You Don’t Know Jack

August 6th, 2013 | Posted in General


Last week I was lucky enough to be invited to speak at a special event honoring a very special man. “From the Beginning: Jack Davis” was an exhibit of the work of the great cartoonist, caricaturist, and humorous illustrator at a terrific little gallery called the Glynn Art Association in Jack’s adopted hometown of St. Simons Island on coastal Georgia. Jack is easily one of the most beloved and honored cartoonists of the last century, but this exhibit was extra-special because it was organized and hosted by a local gallery… and it really opened the eyes of his neighbors as to who Jack really is.

The Glynn Art Association Gallery

The show itself was phenomenal, of course… how could it not be, it was made up of nothing but the work of Jack Davis. This is the Jack Davis of E.C. comics fame… MAD Magazine, TIME covers, TV Guide illustrations, countless movie posters and album covers, thousands of magazine illustrations, animated character designs, ad work…my GOD, you name it, Jack has done it… and better than anyone (look at the bottom of this post for a gallery of work from the gallery!)


Nick Meglin, Jack Pittman and myself

The panel consisted of Nick Meglin, the longtime MAD editor, Jack Pittman, a very successful, award-winning humorous illustrator, and myself. We talked a great deal about how Jack’s work influenced us both artistically and professionally, his tremendous importance to the history of humorous illustration, and his general, well-deserved fame, influence on and the admiration of generations of cartoonists.


A capacity crowd!


Jack got a couple of chuckles…

After the talk, I had dozens of people come up to me and say things like “I am one of Jack’s neighbors and I knew he was a good “drawerer” but I had no idea he was this famous!”, or “I knew Jack did work for the University of Georgia but movie posters?! TIME Magazine?? Oh My!” It was so sweet.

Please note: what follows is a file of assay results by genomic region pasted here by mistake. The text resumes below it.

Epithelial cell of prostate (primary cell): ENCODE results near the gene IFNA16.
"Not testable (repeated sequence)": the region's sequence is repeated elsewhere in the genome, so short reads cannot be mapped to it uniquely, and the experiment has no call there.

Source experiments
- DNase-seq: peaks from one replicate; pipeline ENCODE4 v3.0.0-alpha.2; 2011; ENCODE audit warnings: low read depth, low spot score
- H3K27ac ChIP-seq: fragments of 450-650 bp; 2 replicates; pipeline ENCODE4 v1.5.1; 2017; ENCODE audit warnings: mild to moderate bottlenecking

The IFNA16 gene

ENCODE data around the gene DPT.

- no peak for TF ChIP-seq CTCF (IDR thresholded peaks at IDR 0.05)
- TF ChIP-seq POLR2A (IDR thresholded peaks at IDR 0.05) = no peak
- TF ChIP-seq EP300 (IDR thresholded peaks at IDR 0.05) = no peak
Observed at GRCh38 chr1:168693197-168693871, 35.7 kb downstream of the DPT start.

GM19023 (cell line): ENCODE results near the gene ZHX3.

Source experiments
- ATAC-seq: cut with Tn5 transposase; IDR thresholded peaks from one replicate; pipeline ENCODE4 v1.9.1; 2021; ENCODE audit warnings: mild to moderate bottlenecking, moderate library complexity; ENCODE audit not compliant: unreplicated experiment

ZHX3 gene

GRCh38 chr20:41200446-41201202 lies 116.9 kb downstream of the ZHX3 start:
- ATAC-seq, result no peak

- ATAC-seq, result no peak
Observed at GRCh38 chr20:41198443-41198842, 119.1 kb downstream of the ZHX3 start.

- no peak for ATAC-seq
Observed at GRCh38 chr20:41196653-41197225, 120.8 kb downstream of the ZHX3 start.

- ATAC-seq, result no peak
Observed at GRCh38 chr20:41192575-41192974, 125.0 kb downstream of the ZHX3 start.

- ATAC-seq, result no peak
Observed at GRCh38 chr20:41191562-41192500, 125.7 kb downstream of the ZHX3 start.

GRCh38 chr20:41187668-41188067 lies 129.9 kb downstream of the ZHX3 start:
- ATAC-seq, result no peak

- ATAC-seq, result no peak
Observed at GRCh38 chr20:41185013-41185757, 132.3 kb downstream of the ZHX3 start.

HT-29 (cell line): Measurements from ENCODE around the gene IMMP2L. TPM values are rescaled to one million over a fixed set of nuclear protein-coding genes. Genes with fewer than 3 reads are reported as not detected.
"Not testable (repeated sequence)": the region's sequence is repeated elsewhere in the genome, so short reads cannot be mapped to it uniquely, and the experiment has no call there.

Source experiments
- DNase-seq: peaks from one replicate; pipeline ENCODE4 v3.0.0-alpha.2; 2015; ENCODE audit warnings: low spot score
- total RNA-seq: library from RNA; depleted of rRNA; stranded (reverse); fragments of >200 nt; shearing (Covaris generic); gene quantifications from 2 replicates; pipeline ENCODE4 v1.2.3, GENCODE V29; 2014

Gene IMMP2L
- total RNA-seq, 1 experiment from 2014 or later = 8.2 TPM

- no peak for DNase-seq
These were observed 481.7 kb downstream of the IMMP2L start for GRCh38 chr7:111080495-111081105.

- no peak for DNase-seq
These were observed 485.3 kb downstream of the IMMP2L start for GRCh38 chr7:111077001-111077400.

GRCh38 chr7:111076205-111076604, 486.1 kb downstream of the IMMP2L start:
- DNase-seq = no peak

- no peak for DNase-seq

At the opening reception…

You see, these folks really had no idea what Jack Davis truly means to the world of cartooning. Sure, they know he made a living as a cartoonist…that’s hard to miss there. If you walk into a local restaurant, you’ll see a couple of Jack Davis originals on the wall with some goofy looking guys saying “Good Eats!”. If you go into a local barber shop, there’s a Jack Davis original drawing showing someone getting his hair cut by a lawn mower or something similarly silly. Even the local bait shop has a couple of dog eared Jack Davis originals affixed to the bait cooler with scotch tape showing some good ol’ boy with no shoes, flies buzzing around his mess of hair, a bobber in the water and a string tied to his big toe tied waiting for a bite. You can’t throw a rock without hitting an original Davis on St. Simons Island, no doubt all done by Jack “just because”…yet none of them really have any idea what sort of national treasure lives in their midst… and why would they? They may have known Jack for 30 years, but not in one moment of that time would they get a sense from him of what he really means to the world of cartooning. He is that humble. Jack is genuinely mystified by the accolades and the attention his work gets, and that is no act. He just doesn’t think he deserves all of that stuff, but his humility only adds to his incredible legend. To them, he’s just “little ol’ Jack” who lives down the street and loves to draw.